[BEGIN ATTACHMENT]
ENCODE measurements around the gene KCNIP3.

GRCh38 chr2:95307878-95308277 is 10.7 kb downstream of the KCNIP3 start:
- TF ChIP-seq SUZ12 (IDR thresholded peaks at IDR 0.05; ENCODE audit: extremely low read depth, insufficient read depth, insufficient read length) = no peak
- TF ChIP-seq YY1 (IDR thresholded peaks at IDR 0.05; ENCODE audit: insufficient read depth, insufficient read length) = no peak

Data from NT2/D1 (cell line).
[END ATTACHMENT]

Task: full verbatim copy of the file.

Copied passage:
ENCODE measurements around the gene KCNIP3.

GRCh38 chr2:95307878-95308277 is 10.7 kb downstream of the KCNIP3 start:
- TF ChIP-seq SUZ12 (IDR thresholded peaks at IDR 0.05; ENCODE audit: extremely low read depth, insufficient read depth, insufficient read length) = no peak
- TF ChIP-seq YY1 (IDR thresholded peaks at IDR 0.05; ENCODE audit: insufficient read depth, insufficient read length) = no peak

Data from NT2/D1 (cell line).